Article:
The arcuate fasciculus connects the posterior temporal gyrus with the inferior frontal gyrus which underlies speech and vocal processing. Increased FA in the arcuate fasciculus bilaterally is likely to contribute to the pathophysiology underlying hallucinations in schizophrenia (Alba-Ferrara et al., 2012
); it combines with reduced functional connectivity between the posterior superior temporal gyrus and the anterior cingulate cortex resulting in difficulties to judge whether verbal stimuli are originated in the brain or come from an external source (Alba-Ferrara et al., 2012
). As a result of such changes, persons with schizophrenia would misidentify self-generated auditory objects as coming from external sources (Mechelli et al., 2007
), causing or contributing to hallucinations. Alternatively, but not necessarily in contradiction, diffusion abnormalities may decrease speed of axonal transmission speed resulting in neural timing abnormalities. Indeed, schizophrenia patients experience time-delayed corollary discharges to self-generated auditory stimuli, resulting in aberrant suppression of the sensory consequences of self-generated actions (Whitford et al., 2011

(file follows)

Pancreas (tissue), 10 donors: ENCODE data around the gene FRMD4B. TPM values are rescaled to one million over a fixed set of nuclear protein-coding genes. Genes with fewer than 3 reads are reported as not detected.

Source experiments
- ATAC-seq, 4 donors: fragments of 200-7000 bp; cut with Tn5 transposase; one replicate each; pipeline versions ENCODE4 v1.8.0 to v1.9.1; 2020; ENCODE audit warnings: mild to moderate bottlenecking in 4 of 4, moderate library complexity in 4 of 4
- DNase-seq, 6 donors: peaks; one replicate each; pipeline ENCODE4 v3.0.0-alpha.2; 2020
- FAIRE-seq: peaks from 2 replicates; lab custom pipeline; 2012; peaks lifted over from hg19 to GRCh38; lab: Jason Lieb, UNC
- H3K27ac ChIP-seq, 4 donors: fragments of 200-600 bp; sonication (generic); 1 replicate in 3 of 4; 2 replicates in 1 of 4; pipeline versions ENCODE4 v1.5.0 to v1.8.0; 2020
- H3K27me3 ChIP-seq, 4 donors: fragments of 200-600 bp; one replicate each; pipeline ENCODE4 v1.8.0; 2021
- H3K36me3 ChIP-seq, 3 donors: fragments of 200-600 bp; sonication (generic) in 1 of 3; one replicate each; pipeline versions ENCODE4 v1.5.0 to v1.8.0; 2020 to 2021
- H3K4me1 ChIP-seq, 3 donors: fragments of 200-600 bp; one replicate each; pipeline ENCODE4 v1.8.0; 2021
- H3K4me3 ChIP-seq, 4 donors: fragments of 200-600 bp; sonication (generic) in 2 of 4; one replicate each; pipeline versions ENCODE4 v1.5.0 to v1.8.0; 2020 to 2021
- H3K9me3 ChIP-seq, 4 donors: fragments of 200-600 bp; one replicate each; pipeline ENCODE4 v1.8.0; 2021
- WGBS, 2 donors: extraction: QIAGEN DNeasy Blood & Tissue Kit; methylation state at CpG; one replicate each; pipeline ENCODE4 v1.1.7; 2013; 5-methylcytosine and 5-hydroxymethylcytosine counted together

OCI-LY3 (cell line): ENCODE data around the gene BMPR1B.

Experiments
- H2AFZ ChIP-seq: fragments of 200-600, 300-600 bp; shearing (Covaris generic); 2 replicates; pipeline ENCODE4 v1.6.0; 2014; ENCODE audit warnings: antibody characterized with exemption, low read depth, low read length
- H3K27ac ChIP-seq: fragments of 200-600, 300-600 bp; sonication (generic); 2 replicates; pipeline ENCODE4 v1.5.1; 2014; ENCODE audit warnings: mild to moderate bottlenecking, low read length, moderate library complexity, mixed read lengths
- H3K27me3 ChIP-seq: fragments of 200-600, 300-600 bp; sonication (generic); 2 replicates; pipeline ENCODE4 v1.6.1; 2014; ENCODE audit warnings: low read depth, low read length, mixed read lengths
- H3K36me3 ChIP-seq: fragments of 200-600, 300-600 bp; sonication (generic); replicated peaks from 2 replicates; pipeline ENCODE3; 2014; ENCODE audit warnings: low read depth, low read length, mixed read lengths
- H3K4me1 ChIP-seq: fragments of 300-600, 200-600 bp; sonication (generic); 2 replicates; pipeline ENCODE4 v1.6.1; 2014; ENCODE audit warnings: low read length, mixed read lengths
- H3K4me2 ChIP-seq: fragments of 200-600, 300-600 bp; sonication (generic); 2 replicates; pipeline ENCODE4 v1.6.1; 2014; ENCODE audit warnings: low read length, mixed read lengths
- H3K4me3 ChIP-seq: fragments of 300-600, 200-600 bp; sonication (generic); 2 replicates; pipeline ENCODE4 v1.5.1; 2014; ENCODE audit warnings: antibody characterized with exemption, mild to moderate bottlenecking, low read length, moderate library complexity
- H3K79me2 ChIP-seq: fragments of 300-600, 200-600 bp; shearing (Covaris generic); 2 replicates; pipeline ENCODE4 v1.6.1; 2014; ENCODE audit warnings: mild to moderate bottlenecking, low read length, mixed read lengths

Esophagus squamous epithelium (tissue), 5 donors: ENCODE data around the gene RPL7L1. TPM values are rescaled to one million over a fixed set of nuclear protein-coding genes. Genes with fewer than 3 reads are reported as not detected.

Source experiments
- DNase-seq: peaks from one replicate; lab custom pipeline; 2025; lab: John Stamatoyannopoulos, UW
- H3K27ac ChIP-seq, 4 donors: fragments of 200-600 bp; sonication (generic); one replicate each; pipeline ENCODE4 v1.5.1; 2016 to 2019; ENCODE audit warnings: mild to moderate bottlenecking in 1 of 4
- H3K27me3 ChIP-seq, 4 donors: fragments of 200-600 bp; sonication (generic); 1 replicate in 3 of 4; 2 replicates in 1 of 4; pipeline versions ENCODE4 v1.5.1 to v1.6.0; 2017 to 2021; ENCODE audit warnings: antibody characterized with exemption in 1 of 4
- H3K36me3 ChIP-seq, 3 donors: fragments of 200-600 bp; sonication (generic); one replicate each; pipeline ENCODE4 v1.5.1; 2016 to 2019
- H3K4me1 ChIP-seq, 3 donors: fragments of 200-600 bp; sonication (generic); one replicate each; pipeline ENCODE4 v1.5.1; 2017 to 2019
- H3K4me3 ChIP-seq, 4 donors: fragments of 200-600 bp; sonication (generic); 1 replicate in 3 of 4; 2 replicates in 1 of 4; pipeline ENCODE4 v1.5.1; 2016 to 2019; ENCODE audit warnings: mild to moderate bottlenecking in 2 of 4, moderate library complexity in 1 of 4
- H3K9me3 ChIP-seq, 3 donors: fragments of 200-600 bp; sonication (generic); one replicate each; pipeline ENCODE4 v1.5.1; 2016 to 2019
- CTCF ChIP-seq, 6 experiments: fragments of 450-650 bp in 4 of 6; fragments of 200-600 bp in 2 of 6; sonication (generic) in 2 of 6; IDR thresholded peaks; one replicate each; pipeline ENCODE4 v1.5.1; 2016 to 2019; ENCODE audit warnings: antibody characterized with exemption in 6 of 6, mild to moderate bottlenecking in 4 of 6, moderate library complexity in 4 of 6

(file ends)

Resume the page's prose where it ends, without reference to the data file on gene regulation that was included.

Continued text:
). Thus, schizophrenia patients have a combination of increased and decreased structural and functional connectivity in specific brain networks, and it is likely that different clinical profiles may explain differences in the reported findings on DTI studies.
Although a vast majority of DTI studies in schizophrenia have focused in the white matter tracts connecting between cortical structures, subcortical structures have recently started to draw the focus of attention. Connectivity of cortico-subcortical tracts has been found to be reduced (as measured by FA) in the posterior corona radiata of persons with schizophrenia in one study (Cui et al., 2011
), but not in another (Zhang et al., 2012
). Corona radiata contains reciprocal connecting fibers from the thalamus to the cerebral cortex and descending fibers from the frontoparietal cortex to the basal ganglia. Curiously, a strong negative correlation between motor activity and decreased FA was reported in schizophrenia patients (Walther et al., 2011